You are on page 1of 2

The Divine Comedy (Italian: Divina Commedia [diˈviːna komˈmɛːdja]) is an epic poem by Dante

Alighieri, begun c. 1308 and completed 1320, a year before his death in 1321. It is widely considered
the preeminent work of Italian literature[1] and is seen as one of the greatest works of world
literature.[2] The poem's imaginative vision of the afterlife is representative of the medieval world-
view as it had developed in the Western Church by the 14th century. It helped establish the Tuscan
language, in which it is written, as the standardized Italian language.[3] It is divided into three
parts: Inferno, Purgatorio, and Paradiso.

On the surface, the poem describes Dante's travels through Hell, Purgatory, and Paradise
or Heaven;[4] but at a deeper level, it represents, allegorically, the soul's journey towards God.[5] At
this deeper level, Dante draws on medieval Christian theology and philosophy, especially Thomistic
philosophy and the Summa Theologica of Thomas Aquinas.[6] Consequently, the Divine Comedy has
been called "the Summa in verse".[7]

The work was originally simply titled Comedìa and the word Divina was added by Giovanni
Boccaccio. The first printed edition to add the word divina to the title was that of the
Venetian humanist Lodovico Dolce,[8] published in 1555 by Gabriele Giolito de' Ferrari.

Durante degli Alighieri (Italian: [duˈrante deʎʎ

aliˈɡjɛːri]), simply called Dante (Italian: [ˈdante], UK /ˈdænti/, US /ˈdɑːnteɪ/; c. 1265 – 1321), was a
major Italian poet of theLate Middle Ages. His Divine Comedy, originally called Comedìa (modern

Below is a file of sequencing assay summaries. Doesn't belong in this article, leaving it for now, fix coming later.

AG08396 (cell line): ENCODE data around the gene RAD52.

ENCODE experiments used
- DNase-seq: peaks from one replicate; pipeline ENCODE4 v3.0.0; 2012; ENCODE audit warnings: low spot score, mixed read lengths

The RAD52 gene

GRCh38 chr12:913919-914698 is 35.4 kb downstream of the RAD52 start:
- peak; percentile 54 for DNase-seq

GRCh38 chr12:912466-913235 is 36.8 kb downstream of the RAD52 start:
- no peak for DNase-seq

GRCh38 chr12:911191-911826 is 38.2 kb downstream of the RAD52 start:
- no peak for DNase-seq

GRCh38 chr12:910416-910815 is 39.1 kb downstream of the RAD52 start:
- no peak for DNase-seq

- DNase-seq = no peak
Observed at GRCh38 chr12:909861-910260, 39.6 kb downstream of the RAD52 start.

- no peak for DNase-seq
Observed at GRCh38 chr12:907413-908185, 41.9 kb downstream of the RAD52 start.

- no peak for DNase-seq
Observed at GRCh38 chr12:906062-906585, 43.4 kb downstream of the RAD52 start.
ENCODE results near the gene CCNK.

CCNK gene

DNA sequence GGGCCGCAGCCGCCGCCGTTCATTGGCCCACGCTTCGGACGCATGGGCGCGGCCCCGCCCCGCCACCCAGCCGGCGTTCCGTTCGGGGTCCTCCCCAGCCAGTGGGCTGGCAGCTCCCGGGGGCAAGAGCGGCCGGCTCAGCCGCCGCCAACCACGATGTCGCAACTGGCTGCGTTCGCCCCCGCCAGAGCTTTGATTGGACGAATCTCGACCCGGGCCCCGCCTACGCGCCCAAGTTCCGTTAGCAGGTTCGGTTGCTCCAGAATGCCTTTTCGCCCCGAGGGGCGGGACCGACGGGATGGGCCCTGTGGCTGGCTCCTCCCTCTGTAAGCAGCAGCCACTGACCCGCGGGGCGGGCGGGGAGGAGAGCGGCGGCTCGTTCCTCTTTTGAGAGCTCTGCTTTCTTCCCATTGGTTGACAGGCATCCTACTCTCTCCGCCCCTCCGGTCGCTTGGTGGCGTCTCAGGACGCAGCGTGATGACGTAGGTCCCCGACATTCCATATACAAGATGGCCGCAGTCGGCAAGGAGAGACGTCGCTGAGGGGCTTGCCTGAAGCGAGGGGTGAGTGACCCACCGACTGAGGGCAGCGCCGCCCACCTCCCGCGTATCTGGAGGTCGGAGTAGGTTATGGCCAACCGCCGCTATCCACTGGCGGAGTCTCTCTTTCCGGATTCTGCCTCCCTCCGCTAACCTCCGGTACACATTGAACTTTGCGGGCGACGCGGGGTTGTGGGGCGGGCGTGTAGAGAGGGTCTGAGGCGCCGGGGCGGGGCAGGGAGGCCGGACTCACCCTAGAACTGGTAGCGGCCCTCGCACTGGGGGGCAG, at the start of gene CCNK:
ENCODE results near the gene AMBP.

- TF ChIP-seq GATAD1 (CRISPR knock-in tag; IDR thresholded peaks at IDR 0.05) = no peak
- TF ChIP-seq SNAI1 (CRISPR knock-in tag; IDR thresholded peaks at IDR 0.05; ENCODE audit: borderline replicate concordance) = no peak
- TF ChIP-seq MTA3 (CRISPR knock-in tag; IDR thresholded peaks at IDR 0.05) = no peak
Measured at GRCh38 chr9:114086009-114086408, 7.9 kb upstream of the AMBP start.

Italian: Commedia) and later christened Divina by Boccaccio, is widely considered the greatest
literary work composed in the Italian language and a masterpiece of world literature.[1]

In the late Middle Ages, the overwhelming majority of poetry was written in Latin, and therefore
accessible only to affluent and educated audiences. In De vulgari eloquentia (On Eloquence in the
Vernacular), however, Dante defended use of the vernacular in literature. He himself would even
write in the Tuscan dialect for works such as The New Life (1295) and the aforementioned Divine
Comedy; this choice, although highly unorthodox, set a hugely important precedent that later Italian
writers such as Petrarch and Boccaccio would follow. As a result, Dante played an instrumental role
in establishing the national language of Italy. Dante's significance also extends past his home
country; his depictions of Hell, Purgatory, and Heaven have provided inspiration for a large body
of Western art, and are cited as an influence on the works of John Milton, Geoffrey
Chaucer and Lord Alfred Tennyson, among many others. In addition, the first use of the interlocking
three-line rhyme scheme, or theterza rima, is attributed to him.

Dante has been called "the Father of the Italian language" and one of the greatest poets of world
literature.[2] In Italy, Dante is often referred to as il Sommo Poeta ("the Supreme Poet") and il Poeta;
he, Petrarch, and Boccaccio are also called "the three fountains" or "the three crowns".